As shown in FIG. 9, the system can include an ion generating unit 220 and the germicidal lamp 290 of FIG. 8 located upstream of the ion generating unit 220. In one embodiment, the electrode assembly 220 can be located near the exhaust grill 106, and the germicidal lamp 290 can be located near the intake grill 104 such as, for example, along line A-A. In one embodiment, the germicidal lamp 290 can be placed directly in line with both an intake grill 104 and an exhaust grill 106. In one embodiment, the housing 102 of the present system 100 can be designed to optimize the reduction of microorganisms within the airflow such that the efficacy of radiation 280 upon microorganisms can depend upon the length of time such organisms are subjected to the radiation 280. Thus, in one embodiment, the germicidal lamp 290 can be located within the housing 102 where the airflow is the slowest such as, for example, along line A-A. In one embodiment, line A-A can designate the largest width and cross-sectional area of the housing 102, which can be perpendicular to the airflow. By positioning the germicidal lamp 290 substantially along line A-A, the air may have a long dwell time as it passes through the radiation 280 emitted by the germicidal lamp 290. It is, however, within the scope of the present invention to locate the germicidal lamp 290 anywhere within the housing 102 such as, for example, upstream of the electrode assembly 220

In one embodiment, the inner surface of the housing 102 can be coated with an electrostatic shield to reduce detectable electromagnetic radiation. In one embodiment, a metal shield or metallic paint can be disposed within the housing 102, or regions of the interior of the housing 102. In one embodiment, the inner surface 111 can have a non-smooth finish or a non-light reflecting finish or color. In general, when the germicidal rays emitted by the germicidal lamp 290 strikes the inner surface 111 of the housing 102, the radiation 280 can be shifted from its emitted germicidal spectrum to an appropriate viewable spectrum. Thus, the potentially undesired germicidal portion of the light and radiation 280 that strikes the inner surface 111 can be absorbed by the inner surface 111, whereas the harmless germicidal portion of the radiation 280 can be disbursed as viewable light.

As discussed above, in one embodiment, the louvers 134 covering the intake grill 104 and the exhaust grill 106 can also limit any angle of sight for the individual looking into the housing 102. In one embodiment, the depth D of each fin 134 can be sufficient to prevent an individual from directly viewing the inner surface 111 when looking into the intake and/or exhaust grill 104, 106. Conversely, in one embodiment, the user may be able to “see through” the device upon looking through the inlet and the outlet. It is to be understood that it is acceptable to see light or a glow coming from within the housing 102 if the wavelength of the light renders it acceptable for viewing. Therefore, the configuration of the fins 134 and the germicidal lamp 290 can allow an individual to look into the inlet or the outlet and be able to see light or glow, which may not be harmful to the individual.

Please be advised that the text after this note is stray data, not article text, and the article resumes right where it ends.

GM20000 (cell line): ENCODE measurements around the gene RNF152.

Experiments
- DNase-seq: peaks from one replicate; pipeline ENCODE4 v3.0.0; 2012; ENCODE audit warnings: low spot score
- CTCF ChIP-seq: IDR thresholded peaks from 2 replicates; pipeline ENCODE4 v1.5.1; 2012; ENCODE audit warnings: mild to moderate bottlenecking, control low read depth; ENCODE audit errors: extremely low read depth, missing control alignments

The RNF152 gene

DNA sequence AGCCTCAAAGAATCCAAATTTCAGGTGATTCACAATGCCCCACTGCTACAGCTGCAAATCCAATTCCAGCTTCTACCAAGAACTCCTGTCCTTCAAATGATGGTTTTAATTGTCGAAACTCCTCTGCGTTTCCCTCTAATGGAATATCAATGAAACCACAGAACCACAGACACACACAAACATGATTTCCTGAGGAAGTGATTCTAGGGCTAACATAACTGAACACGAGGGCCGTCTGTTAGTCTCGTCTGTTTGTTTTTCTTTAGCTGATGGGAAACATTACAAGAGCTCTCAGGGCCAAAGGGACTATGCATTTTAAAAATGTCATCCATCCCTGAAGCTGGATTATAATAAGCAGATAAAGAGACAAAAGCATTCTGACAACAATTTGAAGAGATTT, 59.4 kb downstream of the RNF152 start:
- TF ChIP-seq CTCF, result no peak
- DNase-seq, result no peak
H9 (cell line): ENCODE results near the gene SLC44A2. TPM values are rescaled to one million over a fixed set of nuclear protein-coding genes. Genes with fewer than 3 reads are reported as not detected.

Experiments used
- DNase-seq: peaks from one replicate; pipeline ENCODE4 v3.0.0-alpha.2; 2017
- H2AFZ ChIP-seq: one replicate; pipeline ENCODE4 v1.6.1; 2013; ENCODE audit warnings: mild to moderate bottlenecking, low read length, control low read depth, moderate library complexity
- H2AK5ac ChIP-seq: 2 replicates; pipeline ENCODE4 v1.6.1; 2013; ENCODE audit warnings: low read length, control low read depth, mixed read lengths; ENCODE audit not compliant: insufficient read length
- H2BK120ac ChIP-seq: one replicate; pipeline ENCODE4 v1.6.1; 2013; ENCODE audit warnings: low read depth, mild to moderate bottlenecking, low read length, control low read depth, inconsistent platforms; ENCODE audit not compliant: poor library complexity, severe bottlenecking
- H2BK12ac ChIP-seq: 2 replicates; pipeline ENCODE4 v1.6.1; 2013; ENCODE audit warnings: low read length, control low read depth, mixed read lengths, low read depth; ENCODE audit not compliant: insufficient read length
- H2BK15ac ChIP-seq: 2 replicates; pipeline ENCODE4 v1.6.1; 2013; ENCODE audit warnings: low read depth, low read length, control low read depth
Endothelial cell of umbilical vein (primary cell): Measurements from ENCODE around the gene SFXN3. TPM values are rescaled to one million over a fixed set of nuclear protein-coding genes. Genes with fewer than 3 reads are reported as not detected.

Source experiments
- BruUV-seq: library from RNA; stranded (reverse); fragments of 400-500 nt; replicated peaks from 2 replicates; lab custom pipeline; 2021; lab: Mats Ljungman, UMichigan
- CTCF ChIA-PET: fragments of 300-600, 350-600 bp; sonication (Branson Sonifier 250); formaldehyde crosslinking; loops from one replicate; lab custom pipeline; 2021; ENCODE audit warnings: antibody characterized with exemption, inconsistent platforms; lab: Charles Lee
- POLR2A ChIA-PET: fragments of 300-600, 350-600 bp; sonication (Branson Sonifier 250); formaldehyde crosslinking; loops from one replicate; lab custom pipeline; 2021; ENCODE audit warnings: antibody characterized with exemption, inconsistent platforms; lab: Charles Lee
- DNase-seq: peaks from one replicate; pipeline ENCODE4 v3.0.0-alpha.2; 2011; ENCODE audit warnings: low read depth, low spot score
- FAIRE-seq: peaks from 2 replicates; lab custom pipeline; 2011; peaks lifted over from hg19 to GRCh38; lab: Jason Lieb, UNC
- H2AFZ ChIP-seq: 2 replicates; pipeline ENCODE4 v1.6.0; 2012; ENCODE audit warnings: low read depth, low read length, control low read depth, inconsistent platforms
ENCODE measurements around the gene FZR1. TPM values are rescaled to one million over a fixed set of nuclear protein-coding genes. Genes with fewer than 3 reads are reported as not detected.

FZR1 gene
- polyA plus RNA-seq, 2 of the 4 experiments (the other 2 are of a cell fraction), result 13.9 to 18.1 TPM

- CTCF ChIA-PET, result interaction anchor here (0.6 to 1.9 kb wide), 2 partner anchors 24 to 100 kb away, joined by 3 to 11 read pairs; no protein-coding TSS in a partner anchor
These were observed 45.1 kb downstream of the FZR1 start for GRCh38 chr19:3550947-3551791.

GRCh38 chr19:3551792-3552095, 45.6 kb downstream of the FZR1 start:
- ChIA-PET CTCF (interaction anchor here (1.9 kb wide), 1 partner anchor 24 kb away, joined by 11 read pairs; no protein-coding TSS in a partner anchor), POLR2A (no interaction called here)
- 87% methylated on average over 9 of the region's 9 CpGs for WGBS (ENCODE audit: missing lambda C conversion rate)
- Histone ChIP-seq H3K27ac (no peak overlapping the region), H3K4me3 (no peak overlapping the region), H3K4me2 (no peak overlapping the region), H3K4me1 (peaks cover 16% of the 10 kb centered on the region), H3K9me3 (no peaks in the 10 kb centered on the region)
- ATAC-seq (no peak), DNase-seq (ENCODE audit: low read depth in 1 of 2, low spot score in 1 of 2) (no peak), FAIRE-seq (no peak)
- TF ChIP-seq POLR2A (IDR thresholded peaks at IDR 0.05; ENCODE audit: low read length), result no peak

Referring back to FIG. 8, specific areas of the germicidal lamp 290 may be configured to include the shielding material 291 such that germicidal light can be directed toward the interior and away from the intake grill 104 and the exhaust grill 106. The germicidal lamp 290 of FIG. 8 is shown placed in the housing 102 of FIG. 9. The specific angles, arc lengths, and locations of the shielded regions 294 and the non-shielded regions 296 of the germicidal lamp 290 are discussed in relation to the Yo axis. In the embodiments of FIGS. 8 and 9, the shielded 294 and non-shielded regions 296 of the germicidal lamp 290 can be symmetrical about the Y axis. As shown in FIGS. 8 and 9, the germicidal lamp 290 can have a front shielded region 294A, which can face the outlet when positioned in the housing 102, and a rear shielded region 294B, which can face the inlet of the housing 102. In one embodiment, a portion of the front shielded region 294A can have an arc-length of approximately 30 degrees clockwise from the Yo axis, shown as angle D, wherein Yo is the reference point of the angles discussed herein. As shown in FIG. 8, the remaining portion of the front shielded region 294A can have an arc length of approximately 30 degrees counterclockwise from the Yo axis (i.e., approximately 330 degrees clockwise with respect to Yo). Thus, for the embodiment shown in FIG. 8, the front shielded region 294A can extend approximately 60 degrees (shown as angle D′) from the left end 295A to the right end 295B such that the left end 295A can be approximately 330 degrees from the Yo axis, and the right end 295B can be approximately 30 degrees from the Yo axis. It is to be understood that the angles and arc-lengths discussed above are for one embodiment and are not to be construed to be limited thereto.